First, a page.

I've never been one to announce my New Year's resolutions, but this year is different. This year I resolve to abolish the whole idea of New Year's Resolution in favor of "Seeking a Higher Algorithm." Let's face it, there is an algorithm for everybody and everything, making us all increasingly predictable. As a marketer I am a contributor to this revolution via the data-driven marketing practice known as "Personalization." In this week's Sunday Business section of The New York Times, I was reminded of personalization that targets... me, which I have to admit I found a little irksome.
In the article, "Listen to Pandora, and it Listens Back," the author, Natasha Singer, discusses how Pandora, the internet radio service, is moving beyond aggregating my "Thumbs Up" rating of songs in order to increasingly serve music to my liking. Not surprisingly, they are now mining my musical data in order to serve me more targeted ads, to improve the quality of my interruptions.
Online ad customization, known as Behavioral Targeting has been around awhile but Pandora, with more than 200 million registered users, has an enormous proprietary database tracking people's musical usage habits at an individual level. Pandora's algorithms will correlate my musical tastes and figure out that I am a political independent with a left wing zip code, a Jew with Buddhist leanings, am happily married and other inferences based on lyrics and musical patterns that statistically apply to the many individuals like me. I'm having a passing thought that maybe I'll go on a Hip-Hop binge or start listenining to Christian Gospel music and really throw them off, but my guess is that like the stock market, I'm in for the long haul and they will seek and find my level.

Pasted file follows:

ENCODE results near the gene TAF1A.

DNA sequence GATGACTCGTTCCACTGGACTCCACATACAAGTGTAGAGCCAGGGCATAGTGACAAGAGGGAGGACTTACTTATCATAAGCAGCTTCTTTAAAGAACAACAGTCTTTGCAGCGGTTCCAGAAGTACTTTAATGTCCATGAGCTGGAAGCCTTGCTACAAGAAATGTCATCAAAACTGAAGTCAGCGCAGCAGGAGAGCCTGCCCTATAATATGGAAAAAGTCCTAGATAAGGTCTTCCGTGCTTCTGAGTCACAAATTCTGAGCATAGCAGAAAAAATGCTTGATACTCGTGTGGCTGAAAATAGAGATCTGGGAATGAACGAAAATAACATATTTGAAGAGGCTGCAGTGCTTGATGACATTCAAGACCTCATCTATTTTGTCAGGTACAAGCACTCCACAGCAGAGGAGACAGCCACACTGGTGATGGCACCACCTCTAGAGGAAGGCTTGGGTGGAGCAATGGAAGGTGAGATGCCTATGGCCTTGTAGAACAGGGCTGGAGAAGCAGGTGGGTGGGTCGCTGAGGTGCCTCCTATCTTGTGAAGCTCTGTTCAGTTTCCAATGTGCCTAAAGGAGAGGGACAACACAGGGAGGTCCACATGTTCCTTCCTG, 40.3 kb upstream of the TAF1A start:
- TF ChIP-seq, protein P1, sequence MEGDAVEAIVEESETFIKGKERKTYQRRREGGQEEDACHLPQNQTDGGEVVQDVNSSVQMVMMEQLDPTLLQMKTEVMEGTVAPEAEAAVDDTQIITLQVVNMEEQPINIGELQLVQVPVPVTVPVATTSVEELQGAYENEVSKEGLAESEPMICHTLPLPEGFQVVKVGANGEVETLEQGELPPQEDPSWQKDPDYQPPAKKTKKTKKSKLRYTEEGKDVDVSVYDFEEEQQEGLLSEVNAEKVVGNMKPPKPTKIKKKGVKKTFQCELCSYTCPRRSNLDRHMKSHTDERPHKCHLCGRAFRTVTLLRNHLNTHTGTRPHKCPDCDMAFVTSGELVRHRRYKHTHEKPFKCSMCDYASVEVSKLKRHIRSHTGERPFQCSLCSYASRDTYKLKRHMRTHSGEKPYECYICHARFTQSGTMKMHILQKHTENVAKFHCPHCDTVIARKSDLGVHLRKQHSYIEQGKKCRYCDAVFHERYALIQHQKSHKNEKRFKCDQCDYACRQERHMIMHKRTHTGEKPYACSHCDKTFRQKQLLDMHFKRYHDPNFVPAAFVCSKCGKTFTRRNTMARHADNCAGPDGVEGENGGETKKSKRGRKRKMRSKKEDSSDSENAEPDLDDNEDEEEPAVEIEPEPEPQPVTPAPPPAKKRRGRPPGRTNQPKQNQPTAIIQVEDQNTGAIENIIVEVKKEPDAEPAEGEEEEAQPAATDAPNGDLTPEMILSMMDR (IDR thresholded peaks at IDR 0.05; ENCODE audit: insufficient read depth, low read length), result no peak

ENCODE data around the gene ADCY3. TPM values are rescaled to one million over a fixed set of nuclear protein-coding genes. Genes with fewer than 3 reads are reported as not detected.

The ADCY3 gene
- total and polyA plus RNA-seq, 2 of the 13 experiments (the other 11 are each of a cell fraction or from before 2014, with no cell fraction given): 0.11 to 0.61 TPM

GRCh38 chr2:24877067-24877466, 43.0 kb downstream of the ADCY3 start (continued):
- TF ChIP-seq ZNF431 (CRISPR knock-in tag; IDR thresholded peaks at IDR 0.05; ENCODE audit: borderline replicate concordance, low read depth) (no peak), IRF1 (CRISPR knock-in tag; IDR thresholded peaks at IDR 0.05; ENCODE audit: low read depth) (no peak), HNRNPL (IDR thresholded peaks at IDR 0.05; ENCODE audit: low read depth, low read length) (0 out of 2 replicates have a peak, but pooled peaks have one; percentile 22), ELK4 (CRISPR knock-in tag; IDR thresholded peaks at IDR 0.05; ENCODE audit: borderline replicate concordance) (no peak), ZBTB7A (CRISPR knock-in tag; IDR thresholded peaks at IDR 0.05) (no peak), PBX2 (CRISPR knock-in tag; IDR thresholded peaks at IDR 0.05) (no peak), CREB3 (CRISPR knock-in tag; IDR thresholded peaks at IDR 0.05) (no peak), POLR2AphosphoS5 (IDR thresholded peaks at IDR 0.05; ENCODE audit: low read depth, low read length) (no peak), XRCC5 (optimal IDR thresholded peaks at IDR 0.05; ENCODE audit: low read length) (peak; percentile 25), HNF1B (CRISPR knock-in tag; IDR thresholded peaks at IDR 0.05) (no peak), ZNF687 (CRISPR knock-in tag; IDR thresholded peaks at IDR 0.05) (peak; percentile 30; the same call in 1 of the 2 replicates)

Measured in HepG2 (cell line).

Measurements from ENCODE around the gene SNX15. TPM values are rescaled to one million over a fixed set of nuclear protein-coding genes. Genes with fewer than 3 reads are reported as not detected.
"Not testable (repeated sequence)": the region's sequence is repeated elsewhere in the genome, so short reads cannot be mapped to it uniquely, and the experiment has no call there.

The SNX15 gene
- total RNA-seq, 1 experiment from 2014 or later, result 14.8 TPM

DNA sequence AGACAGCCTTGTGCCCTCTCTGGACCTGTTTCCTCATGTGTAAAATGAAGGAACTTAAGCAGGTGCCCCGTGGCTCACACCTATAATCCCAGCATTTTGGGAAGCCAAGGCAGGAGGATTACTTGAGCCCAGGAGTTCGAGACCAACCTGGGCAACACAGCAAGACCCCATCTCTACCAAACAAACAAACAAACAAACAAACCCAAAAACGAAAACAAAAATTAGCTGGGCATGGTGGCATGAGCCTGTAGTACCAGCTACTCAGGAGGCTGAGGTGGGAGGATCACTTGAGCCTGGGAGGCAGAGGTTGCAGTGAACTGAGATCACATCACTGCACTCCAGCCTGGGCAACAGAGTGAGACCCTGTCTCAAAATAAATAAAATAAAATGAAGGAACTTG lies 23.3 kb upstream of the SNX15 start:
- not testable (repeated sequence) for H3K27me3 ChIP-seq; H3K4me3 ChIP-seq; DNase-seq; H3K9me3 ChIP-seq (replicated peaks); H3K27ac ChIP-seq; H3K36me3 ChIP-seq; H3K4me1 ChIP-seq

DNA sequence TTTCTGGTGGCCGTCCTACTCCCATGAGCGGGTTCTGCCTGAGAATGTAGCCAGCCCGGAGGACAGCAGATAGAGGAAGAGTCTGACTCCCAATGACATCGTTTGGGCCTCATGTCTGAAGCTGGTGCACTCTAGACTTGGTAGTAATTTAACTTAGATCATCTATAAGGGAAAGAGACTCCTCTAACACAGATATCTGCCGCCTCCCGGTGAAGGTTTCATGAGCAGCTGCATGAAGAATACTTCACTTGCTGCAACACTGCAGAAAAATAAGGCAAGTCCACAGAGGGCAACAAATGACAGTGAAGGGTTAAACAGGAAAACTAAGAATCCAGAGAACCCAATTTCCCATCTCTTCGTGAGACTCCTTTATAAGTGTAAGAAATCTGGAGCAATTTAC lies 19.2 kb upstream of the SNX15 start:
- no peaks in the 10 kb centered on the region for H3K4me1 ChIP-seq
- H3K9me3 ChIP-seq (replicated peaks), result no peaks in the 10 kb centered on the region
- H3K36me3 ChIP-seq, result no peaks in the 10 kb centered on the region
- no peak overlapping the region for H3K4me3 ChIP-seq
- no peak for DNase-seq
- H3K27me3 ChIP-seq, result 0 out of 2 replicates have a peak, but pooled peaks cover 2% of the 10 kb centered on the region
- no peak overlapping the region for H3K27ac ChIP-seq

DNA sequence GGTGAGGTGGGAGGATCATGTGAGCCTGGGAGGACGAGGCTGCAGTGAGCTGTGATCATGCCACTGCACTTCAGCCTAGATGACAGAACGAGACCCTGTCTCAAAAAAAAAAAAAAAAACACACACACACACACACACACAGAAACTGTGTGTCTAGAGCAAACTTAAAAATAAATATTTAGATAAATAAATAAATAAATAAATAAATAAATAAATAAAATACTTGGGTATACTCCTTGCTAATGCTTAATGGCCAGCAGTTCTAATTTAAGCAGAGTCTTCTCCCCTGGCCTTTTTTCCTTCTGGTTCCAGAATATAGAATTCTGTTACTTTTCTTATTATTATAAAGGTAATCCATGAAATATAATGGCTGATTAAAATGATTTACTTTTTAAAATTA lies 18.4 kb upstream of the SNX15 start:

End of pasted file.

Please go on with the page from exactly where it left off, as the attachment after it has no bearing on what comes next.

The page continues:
It's been the guiding principal of my life and thirty plus year career to take the independent path, to marry a free spirit and be a capitalist, to maintain a foot in the art world but run a business, to be conservative on some issues and liberal on others and never belong to either political party, to follow intellectual pursuits and enjoy B action movies — to avoid being stereotyped. So as the industrial era recedes further in the rearview and technology makes us smarter and faster, I realize that as much as I've tried to think unique thoughts and try different things, while I may not have ended up a carbon copy of my neighbor, I'm every bit as predictable.
So this year, I'm going to work on my spiritual life and getting in shape and when I see Groupon ads on my Facebook page for discounts on biking trips to meditation retreats in Thailand, I will have reached a higher algorithm. But first I'd have to spend time on Facebook, which is entirely too predictable.